The receptor for advanced glycation end products (RAGE) is a member of the immunoglobulin superfamily of cell surface receptor molecules. High concentrations of three of its putative proinflammatory ligands, S100A8/A9 complex (calprotectin), S100A8, and S100A12, are found in rheumatoid arthritis (RA) serum and synovial fluid. In contrast, soluble RAGE (sRAGE) may prevent proinflammatory effects by acting as a decoy. This study evaluated the serum levels of S100A9, S100A8, S100A12 and sRAGE in RA patients, to determine their relationship to inflammation and joint and vascular damage.
Serum sRAGE, S100A9, S100A8 and S100A12 levels from 138 patients with established RA and 44 healthy controls were measured by ELISA and compared by unpaired t test. In RA patients, associations with disease activity and severity variables were analyzed by simple and multiple linear regressions.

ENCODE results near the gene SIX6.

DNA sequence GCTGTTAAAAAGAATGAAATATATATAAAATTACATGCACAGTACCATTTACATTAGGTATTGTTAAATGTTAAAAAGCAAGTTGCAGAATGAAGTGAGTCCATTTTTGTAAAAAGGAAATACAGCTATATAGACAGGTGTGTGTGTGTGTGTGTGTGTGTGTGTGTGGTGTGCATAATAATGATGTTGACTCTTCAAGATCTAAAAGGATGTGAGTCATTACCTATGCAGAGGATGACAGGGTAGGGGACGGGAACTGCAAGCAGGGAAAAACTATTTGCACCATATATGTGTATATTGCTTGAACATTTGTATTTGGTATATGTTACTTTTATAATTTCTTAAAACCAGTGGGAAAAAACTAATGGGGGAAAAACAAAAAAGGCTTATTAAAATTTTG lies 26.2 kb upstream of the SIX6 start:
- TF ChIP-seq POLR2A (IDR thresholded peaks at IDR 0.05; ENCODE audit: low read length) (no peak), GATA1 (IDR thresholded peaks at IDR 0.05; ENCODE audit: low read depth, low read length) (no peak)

Serum S100A9, S100A8 and S100A12 levels were correlated in RA patients. S100A9 levels were associated with body mass index (BMI), and with serum levels of S100A8 and S100A12. S100A8 levels were associated with serum levels of S100A9, presence of anti-citrullinated peptide antibodies (ACPA), and rheumatoid factor (RF). S100A12 levels were associated with presence of ACPA, history of diabetes, and serum S100A9 levels. sRAGE levels were negatively associated with serum levels of C-reactive protein (CRP) and high-density lipoprotein (HDL), history of vasculitis, and the presence of the RAGE 82Ser polymorphism.
sRAGE and S100 proteins were associated not just with RA inflammation and autoantibody production, but also with classical vascular risk factors for end-organ damage. Consistent with its role as a RAGE decoy molecule, sRAGE had the opposite effects to S100 proteins in that S100 proteins were associated with autoantibodies and vascular risk, whereas sRAGE was associated with protection against joint and vascular damage. These data suggest that RAGE activity influences co-development of joint and vascular disease in rheumatoid arthritis patients.